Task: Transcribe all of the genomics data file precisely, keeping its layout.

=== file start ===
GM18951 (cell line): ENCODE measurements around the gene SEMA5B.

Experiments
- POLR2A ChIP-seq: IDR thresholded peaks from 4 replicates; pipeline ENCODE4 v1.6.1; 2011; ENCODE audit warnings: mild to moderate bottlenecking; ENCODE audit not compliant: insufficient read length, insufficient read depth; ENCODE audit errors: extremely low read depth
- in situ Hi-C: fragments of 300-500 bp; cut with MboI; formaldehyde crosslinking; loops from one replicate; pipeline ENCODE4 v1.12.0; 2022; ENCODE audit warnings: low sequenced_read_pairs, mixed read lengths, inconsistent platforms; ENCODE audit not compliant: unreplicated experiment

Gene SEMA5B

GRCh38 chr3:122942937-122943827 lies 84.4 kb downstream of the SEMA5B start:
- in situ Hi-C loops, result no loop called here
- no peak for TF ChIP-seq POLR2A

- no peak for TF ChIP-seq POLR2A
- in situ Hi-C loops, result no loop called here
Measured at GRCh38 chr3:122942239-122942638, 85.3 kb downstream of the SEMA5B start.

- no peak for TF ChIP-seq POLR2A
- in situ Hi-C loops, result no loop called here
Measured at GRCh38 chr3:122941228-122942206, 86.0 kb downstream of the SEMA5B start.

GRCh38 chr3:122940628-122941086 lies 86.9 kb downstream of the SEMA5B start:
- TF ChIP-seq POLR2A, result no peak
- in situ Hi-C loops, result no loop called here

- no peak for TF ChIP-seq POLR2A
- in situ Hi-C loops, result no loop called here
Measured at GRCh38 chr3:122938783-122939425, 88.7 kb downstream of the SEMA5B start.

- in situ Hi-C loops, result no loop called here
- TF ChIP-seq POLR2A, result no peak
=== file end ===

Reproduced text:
GM18951 (cell line): ENCODE measurements around the gene SEMA5B.

Experiments
- POLR2A ChIP-seq: IDR thresholded peaks from 4 replicates; pipeline ENCODE4 v1.6.1; 2011; ENCODE audit warnings: mild to moderate bottlenecking; ENCODE audit not compliant: insufficient read length, insufficient read depth; ENCODE audit errors: extremely low read depth
- in situ Hi-C: fragments of 300-500 bp; cut with MboI; formaldehyde crosslinking; loops from one replicate; pipeline ENCODE4 v1.12.0; 2022; ENCODE audit warnings: low sequenced_read_pairs, mixed read lengths, inconsistent platforms; ENCODE audit not compliant: unreplicated experiment

Gene SEMA5B

GRCh38 chr3:122942937-122943827 lies 84.4 kb downstream of the SEMA5B start:
- in situ Hi-C loops, result no loop called here
- no peak for TF ChIP-seq POLR2A

- no peak for TF ChIP-seq POLR2A
- in situ Hi-C loops, result no loop called here
Measured at GRCh38 chr3:122942239-122942638, 85.3 kb downstream of the SEMA5B start.

- no peak for TF ChIP-seq POLR2A
- in situ Hi-C loops, result no loop called here
Measured at GRCh38 chr3:122941228-122942206, 86.0 kb downstream of the SEMA5B start.

GRCh38 chr3:122940628-122941086 lies 86.9 kb downstream of the SEMA5B start:
- TF ChIP-seq POLR2A, result no peak
- in situ Hi-C loops, result no loop called here

- no peak for TF ChIP-seq POLR2A
- in situ Hi-C loops, result no loop called here
Measured at GRCh38 chr3:122938783-122939425, 88.7 kb downstream of the SEMA5B start.

- in situ Hi-C loops, result no loop called here
- TF ChIP-seq POLR2A, result no peak